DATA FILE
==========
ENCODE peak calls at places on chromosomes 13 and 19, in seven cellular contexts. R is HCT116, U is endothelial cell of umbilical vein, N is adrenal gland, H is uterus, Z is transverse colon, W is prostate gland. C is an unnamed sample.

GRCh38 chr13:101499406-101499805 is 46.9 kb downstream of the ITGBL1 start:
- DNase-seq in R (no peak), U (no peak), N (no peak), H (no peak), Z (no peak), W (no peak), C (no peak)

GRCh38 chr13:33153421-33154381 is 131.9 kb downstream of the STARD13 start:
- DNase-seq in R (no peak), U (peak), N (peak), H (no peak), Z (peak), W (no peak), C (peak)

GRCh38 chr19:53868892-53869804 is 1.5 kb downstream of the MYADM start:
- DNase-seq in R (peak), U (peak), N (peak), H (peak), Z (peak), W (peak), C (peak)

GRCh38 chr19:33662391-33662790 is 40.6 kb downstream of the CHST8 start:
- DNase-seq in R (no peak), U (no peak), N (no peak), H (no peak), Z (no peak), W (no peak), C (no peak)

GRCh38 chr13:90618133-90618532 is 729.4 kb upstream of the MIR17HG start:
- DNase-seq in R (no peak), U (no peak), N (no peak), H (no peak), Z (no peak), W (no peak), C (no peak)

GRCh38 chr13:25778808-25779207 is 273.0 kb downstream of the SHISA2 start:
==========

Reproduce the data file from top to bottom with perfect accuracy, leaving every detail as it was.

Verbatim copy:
ENCODE peak calls at places on chromosomes 13 and 19, in seven cellular contexts. R is HCT116, U is endothelial cell of umbilical vein, N is adrenal gland, H is uterus, Z is transverse colon, W is prostate gland. C is an unnamed sample.

GRCh38 chr13:101499406-101499805 is 46.9 kb downstream of the ITGBL1 start:
- DNase-seq in R (no peak), U (no peak), N (no peak), H (no peak), Z (no peak), W (no peak), C (no peak)

GRCh38 chr13:33153421-33154381 is 131.9 kb downstream of the STARD13 start:
- DNase-seq in R (no peak), U (peak), N (peak), H (no peak), Z (peak), W (no peak), C (peak)

GRCh38 chr19:53868892-53869804 is 1.5 kb downstream of the MYADM start:
- DNase-seq in R (peak), U (peak), N (peak), H (peak), Z (peak), W (peak), C (peak)

GRCh38 chr19:33662391-33662790 is 40.6 kb downstream of the CHST8 start:
- DNase-seq in R (no peak), U (no peak), N (no peak), H (no peak), Z (no peak), W (no peak), C (no peak)

GRCh38 chr13:90618133-90618532 is 729.4 kb upstream of the MIR17HG start:
- DNase-seq in R (no peak), U (no peak), N (no peak), H (no peak), Z (no peak), W (no peak), C (no peak)

GRCh38 chr13:25778808-25779207 is 273.0 kb downstream of the SHISA2 start: